Proposal for modifying gnucash to use exact quantities
Steven Murdoch
sjmurdoch@linuxfan.com
Tue, 25 Jul 2000 16:09:01 +0100
I haven't been on this list for long, so if this has already been
discussed please accept my apologies.
One thing I was unsure about was in the gnc_numeric API was about the
handling of negative amounts, especially during rounding. I have a few
questions/suggestions about this
For Floor and Ceil there is a possible ambiguity for implementation. The
Ada 95 Reference manual[0] defines these operations in a way that I
think clears up any confusion so perhaps these could be used:
"Floor(X): returns the largest (most positive) integral value less than
or equal to X. When X is zero, the result has the sign of X; a zero
result otherwise has a positive sign.
Ceil(X) returns the smallest (most negative) integral value greater than
or equal to X. When X is zero, the result has the sign of X; a zero
result otherwise has a negative sign when S=92Signed_Zeros is True."
This leads to a complication - do we allow zero values to have a sign.
In Ada this is an option by setting the attribute Signed_Zeros. To keep
things symmetric between floor and ceil it would be needed to have the
concept of negative zero - on so the representation would have to be
something like ones-complement, as opposed to two's complement. What do
others think?
Secondly there are the Trunc, Round, Round_Half_Up.
Truncation is fine, but the description could be more precise, again
from
the Ada 95 RM[0]
"Trunc(X) yields the value Ceil(X) when X is negative, and Floor(X)
otherwise. A zero result has the sign of X when S=92Signed_Zeros is True"=
Round and Round_Half_Up lead to problems in financial applications due
to the bias that 1/2 is always rounded in one direction, this could lead
to significant bias in some conditions.
The solution I would suggest would be to use instead the technique
called either "Banker's Rounding" or "Unbiased Rounding". In this way .5
up sometimes and down sometimes. Normally we round to the nearest even
number, so 1.5 and 2.5 round to 2, and 3.5 and 4.5 round to 4. A precise
definition can be found in the Ada 95 RM[0]:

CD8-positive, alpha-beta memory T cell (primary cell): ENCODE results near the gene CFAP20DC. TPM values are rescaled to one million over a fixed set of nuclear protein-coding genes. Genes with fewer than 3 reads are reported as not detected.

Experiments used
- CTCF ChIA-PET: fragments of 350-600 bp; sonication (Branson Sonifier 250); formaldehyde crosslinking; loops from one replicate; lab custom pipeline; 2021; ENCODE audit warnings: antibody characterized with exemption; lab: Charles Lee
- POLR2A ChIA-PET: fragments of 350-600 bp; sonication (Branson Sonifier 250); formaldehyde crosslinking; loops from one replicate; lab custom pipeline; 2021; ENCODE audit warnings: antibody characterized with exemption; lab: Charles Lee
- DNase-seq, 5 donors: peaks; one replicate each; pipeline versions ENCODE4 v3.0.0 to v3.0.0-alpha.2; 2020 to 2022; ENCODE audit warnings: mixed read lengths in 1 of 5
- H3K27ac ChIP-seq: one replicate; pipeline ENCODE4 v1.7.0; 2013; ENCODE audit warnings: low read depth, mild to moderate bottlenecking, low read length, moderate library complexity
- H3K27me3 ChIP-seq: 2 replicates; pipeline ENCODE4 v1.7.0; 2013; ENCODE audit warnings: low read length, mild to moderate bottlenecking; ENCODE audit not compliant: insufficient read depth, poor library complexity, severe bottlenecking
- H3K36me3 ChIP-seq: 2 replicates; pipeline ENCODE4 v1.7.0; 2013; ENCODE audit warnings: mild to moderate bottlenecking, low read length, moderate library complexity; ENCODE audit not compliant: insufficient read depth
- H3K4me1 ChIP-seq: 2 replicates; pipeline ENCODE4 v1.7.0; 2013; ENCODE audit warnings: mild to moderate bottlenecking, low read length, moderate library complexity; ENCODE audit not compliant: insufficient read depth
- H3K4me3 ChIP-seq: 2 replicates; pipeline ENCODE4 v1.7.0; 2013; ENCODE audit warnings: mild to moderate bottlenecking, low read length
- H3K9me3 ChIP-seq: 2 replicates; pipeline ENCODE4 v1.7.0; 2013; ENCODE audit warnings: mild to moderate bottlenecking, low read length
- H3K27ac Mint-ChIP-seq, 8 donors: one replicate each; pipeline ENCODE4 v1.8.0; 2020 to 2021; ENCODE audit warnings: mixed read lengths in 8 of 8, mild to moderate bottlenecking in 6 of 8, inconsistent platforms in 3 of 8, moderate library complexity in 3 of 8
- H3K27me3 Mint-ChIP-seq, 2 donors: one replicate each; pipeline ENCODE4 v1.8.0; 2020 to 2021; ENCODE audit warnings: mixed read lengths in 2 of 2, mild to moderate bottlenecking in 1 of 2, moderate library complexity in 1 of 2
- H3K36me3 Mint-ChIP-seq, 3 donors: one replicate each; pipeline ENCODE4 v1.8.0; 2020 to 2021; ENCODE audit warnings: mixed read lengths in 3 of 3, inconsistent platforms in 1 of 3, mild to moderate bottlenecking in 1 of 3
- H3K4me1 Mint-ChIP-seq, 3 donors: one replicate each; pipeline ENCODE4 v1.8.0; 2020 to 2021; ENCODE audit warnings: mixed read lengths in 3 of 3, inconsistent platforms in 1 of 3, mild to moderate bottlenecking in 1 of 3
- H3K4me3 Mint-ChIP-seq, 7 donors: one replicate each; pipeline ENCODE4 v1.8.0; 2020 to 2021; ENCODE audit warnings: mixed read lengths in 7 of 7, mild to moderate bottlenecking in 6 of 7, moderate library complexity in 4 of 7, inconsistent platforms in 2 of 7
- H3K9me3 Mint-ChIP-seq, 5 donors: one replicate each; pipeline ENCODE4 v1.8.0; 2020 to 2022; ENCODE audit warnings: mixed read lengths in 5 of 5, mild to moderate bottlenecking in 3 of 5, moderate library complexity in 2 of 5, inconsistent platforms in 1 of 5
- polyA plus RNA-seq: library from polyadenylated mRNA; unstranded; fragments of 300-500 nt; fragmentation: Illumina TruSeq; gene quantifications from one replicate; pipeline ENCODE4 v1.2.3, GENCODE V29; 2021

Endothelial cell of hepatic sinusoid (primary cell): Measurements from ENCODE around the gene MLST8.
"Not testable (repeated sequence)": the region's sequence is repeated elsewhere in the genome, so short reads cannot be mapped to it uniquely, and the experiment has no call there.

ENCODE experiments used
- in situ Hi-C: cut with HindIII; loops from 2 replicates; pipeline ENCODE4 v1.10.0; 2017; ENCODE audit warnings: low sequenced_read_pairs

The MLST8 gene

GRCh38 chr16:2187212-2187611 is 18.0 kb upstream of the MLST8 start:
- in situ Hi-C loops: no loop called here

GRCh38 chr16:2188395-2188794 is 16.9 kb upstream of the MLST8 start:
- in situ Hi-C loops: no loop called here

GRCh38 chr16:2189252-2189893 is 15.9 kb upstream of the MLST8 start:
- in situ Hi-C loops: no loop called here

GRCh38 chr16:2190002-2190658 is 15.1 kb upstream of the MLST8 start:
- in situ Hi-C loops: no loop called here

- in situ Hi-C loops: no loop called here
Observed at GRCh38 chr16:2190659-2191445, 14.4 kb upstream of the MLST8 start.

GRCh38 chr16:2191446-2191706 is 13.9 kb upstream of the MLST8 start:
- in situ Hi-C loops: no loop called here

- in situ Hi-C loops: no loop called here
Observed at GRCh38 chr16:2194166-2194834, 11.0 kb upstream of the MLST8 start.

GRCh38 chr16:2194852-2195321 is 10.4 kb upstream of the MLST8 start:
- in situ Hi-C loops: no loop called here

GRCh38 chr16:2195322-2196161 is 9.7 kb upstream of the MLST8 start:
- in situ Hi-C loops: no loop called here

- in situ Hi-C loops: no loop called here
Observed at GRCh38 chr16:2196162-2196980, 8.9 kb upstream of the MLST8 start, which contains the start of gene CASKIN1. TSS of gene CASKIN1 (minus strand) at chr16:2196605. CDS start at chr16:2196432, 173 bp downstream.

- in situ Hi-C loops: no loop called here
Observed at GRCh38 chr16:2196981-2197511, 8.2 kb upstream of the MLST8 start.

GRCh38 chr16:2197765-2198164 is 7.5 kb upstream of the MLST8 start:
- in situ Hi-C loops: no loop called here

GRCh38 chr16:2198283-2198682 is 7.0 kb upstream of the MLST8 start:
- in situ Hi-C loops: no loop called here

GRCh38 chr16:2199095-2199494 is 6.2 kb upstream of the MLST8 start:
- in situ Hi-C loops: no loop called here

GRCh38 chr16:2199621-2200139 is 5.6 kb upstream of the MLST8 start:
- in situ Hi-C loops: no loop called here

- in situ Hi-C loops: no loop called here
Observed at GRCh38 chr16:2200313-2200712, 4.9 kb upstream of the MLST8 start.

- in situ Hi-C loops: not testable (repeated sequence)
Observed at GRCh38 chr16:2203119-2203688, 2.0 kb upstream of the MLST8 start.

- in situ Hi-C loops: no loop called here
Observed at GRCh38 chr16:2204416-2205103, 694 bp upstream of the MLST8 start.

"Unbiased_Round(X) yields the integral value nearest to X, rounding
toward the even integer if X lies exactly halfway between two integers.
A zero result has the sign of X when S=92Signed_Zeros is True."
If you wish Round and Round_Half_Up to remain in the API then may I
suggest altering the specification that in the case of a value exactly
halfway between two integers, that Round(X) rounds towards zero rather
than downwards. This only affects negative numbers, but I believe this
is more of a standard. Thus the definition could be taken from the Ada
95
RM[0]:
"Round(X) yields the integral value nearest to X, rounding away from
zero if X lies exactly halfway between two integers. A zero result has
the sign of X when S=92Signed_Zeros is True."
In a similar way Round_Half_Up could be renamed Round_Towards_Zero, or
similar, where the definition would be the opposite of Round (No
function
like this exists in Ada 95 but the description is obvious)
"Round_Towards_Zero(X) yields the integral value nearest to X, rounding
towards from zero if X lies exactly halfway between two integers. A zero
result has the sign of X when S=92Signed_Zeros is True."
For all operations I would think that Unbiased_Round should be used, so
it would be a performance issue whether any or all of the other
operations remain in the API. (I haven't though about this much, but I
would tend toward leaving them in for versatility, if the cost is low)
Many of these rounding methods have the option of giving a negative
zero, so I would be interested in knowing what other people think of
whether this should be allowed.
As for Round_Never I think the description is clear.
I should say that I am not a experienced C programmer (I'm a student
having studied Maths and Ada 95, but C soon) so if you think that I have
made a mistake then you are probably right.
I'll have a good look through the rest of the spec later, but in the
meantime I would appreciate any comments on what I have said.
Thanks,
-- =
Steven Murdoch.
email: sjmurdoch@linuxfan.com
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